Coal Miners continue to suffer on this, the last day of 2016….for some, nothing changes, it only gets worse.
Below is two stories which caught my eye this morning concerning coal mining and coal miners. It is the last day of 2016 and still, they suffer. Between job loss and illness and an ultimate death from Black Lung, these people who have worked their entire lives to dig coal so that we have electricity for all of our needs, have suffered their entire lives as slaves to the Corporate system, who entrenched them in this line of work. Appalachia and surrounding area is home to some of the most poor people in America. They were born into mining. Entire families work in the mines. They were never taught to do anything else. And if they all quit today, what would we do for electricity to power all of the gadgets and contraptions that we rely on today, such as the laptop and light I am using now to write this?
Please see the stories below and remember to say a prayer for our Miners and their families today.
On December 30, 1969, President Richard Nixon signed into law the Federal Coal Mine Health and Safety Act. Since the Monograph mine disaster in Marion County more than 60 years earlier, Congress had been passing laws to address coal mine safety. However, most were filled with loopholes or lacked funding for enforcement.
The tide turned after another Marion County disaster. The 1968 Farmington explosion killed 78 miners. Americans watched in horror as the drama unfolded on national TV.
After the disaster, Congressman Ken Hechler paid to bring hundreds of miners and the widows of the Farmington miners to protest at the nation’s capitol. Black lung doctors rallied miners in the coalfields and testified before Congress about unsafe mining conditions. And in the spring of 1969, 40,000 miners defied their union and went on strike to support the legislation.
The resulting law increased mine inspections; allowed the government to shut down unsafe mines; placed stricter limits on coal dust; improved ventilation, roof supports, and methane detection; and provided compensation to miners suffering from black lung. The landmark legislation ultimately led to a significant decrease in deaths from coal mining.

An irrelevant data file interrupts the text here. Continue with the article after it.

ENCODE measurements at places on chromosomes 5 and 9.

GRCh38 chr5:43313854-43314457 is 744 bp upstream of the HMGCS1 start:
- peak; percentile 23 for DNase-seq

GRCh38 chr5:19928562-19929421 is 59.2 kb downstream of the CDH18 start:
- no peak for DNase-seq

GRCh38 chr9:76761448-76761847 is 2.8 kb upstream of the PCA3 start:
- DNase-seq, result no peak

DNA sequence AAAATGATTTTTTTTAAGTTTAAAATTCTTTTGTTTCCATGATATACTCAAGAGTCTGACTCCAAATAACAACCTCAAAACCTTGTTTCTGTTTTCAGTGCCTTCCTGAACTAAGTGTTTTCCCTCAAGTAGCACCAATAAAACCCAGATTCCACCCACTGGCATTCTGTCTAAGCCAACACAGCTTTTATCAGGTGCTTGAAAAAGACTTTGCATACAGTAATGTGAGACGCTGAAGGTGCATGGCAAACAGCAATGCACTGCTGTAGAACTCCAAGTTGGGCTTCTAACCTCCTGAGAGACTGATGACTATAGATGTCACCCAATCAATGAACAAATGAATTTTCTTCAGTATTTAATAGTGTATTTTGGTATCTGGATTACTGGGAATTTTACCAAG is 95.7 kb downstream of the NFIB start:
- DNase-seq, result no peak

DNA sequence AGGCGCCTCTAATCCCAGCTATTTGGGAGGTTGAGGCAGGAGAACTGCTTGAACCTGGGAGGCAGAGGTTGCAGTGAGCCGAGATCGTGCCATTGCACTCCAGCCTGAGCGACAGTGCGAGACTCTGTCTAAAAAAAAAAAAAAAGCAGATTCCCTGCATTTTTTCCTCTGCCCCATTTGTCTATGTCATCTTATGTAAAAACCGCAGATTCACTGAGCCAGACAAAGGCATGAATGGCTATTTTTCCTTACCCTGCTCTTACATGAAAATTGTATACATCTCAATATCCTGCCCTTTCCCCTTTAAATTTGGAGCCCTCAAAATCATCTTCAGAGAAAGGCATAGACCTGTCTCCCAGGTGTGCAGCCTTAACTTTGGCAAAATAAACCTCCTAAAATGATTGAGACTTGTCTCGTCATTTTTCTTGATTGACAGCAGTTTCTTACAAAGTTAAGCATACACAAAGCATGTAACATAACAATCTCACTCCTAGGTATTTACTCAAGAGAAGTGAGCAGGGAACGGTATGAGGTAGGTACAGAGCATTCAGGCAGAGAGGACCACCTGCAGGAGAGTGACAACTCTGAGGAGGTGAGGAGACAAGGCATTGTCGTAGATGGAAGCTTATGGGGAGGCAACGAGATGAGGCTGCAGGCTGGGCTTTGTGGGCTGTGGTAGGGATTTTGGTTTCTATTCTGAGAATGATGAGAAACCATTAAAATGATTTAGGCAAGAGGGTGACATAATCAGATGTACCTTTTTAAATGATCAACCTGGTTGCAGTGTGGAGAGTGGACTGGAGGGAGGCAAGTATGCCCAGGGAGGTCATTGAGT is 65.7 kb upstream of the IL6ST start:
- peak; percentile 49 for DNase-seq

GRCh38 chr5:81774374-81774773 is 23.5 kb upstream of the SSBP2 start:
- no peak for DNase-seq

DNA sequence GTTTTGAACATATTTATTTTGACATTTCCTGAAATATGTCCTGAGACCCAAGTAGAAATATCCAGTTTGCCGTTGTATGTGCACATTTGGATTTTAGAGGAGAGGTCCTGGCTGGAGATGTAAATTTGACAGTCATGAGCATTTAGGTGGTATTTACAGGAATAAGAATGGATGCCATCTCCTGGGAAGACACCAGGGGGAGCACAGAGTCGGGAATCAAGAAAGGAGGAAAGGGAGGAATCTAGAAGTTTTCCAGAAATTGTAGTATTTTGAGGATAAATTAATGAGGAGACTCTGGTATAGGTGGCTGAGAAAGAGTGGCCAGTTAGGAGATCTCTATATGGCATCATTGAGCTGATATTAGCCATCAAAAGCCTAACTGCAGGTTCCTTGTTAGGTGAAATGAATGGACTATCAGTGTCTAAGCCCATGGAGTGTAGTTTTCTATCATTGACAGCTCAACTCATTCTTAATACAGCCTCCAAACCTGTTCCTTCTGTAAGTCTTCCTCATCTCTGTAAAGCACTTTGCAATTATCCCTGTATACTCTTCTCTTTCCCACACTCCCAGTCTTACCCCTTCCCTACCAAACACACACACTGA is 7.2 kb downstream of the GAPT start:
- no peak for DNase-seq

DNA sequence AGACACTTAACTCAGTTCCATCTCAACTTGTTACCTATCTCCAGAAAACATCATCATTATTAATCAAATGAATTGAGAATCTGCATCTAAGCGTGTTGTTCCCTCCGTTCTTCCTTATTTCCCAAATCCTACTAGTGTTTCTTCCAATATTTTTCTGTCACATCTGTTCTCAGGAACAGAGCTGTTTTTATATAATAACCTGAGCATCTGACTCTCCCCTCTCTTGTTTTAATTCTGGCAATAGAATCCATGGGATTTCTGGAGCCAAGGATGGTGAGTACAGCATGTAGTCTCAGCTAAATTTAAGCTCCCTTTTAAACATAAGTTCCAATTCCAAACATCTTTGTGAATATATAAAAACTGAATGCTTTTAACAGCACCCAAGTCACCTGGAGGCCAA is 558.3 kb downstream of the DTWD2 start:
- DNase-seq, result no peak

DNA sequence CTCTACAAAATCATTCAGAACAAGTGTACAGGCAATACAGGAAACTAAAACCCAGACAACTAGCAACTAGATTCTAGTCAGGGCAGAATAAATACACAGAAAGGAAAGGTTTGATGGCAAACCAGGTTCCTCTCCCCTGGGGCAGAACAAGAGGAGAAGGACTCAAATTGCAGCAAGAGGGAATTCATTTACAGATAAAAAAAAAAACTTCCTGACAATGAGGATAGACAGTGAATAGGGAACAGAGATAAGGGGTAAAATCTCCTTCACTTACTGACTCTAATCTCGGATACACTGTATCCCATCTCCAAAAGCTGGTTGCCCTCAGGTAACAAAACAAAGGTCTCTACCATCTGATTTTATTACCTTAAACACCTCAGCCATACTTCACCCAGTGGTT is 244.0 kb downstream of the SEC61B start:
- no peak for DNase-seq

Across Appalachia, coal miners are suffering from the most serious form of the deadly mining disease black lung in numbers more than 10 times what federal regulators report, an NPR investigation has found.
The government, through the National Institute for Occupational Safety and Health, reported 99 cases of “complicated” black lung, or progressive massive fibrosis, throughout the country the last five years.
But NPR obtained data from 11 black lung clinics in Virginia, West Virginia, Pennsylvania and Ohio, which reported a total of 962 cases so far this decade. The true number is probably even higher, because some clinics had incomplete records and others declined to provide data.
“The actual extent of PMF in U.S. coal miners remains unclear,” says the report, which appears in this week’s issue of the Morbidity and Mortality Weekly Report, published by the Centers for Disease Control and Prevention.
“I can’t say that I’ve heard really anything worse than this in my career,” says Robert Cohen, a pulmonologist at the University of Illinois, Chicago who studies and tracks black lung.
“I can’t think of anything in this particular field … that’s more frightening than this,” Cohen adds.
Edward “Lee” Petsonk of West Virginia University has spent three decades addressing the disease and finds NPR’s numbers “very disheartening, very disappointing.”
“I’ve spent much of my career trying to find ways to better protect miners’ respiratory health,” Petsonk says. “It’s almost like I’ve failed.”
NIOSH released a report Thursday, published in the Morbidity and Mortality Weekly Report, which focuses on a small health clinic in Kentucky with 60 cases alone of PMF in 20 months. The report acknowledges cases are being missed by the government’s count; it concludes: “The actual extent of PMF in U.S. coal miners remains unclear.”
“The more I talk, the more I get out of breath”
Mackie Branham, 39, of Elkhorn Creek, Ky., spent 19 years mining coal until he was diagnosed with complicated black lung. He ran monstrous mining machines and drilled bolts into mine roofs — occupations NIOSH says can involve excessive mine dust exposure. He worked double shifts and seven-day weeks every chance he had.
His gallbladder was removed one day and he says he was back at work the next. He took two days, he says, after knee surgery, before working a 12-hour shift drilling bolts. But severe breathing problems forced him to leave work in March. And he struggles for every breath now.
“My dad has got it. Everybody that has got it, got it when they had like first stage or so. I’ll probably be the first born to be this bad in the family,” Branham says, describing a family legacy of black lung.
“They can’t breathe but they can still get up and walk around and do stuff. The more I talk, the more I get out of breath. It’s like I ain’t got no capacity.”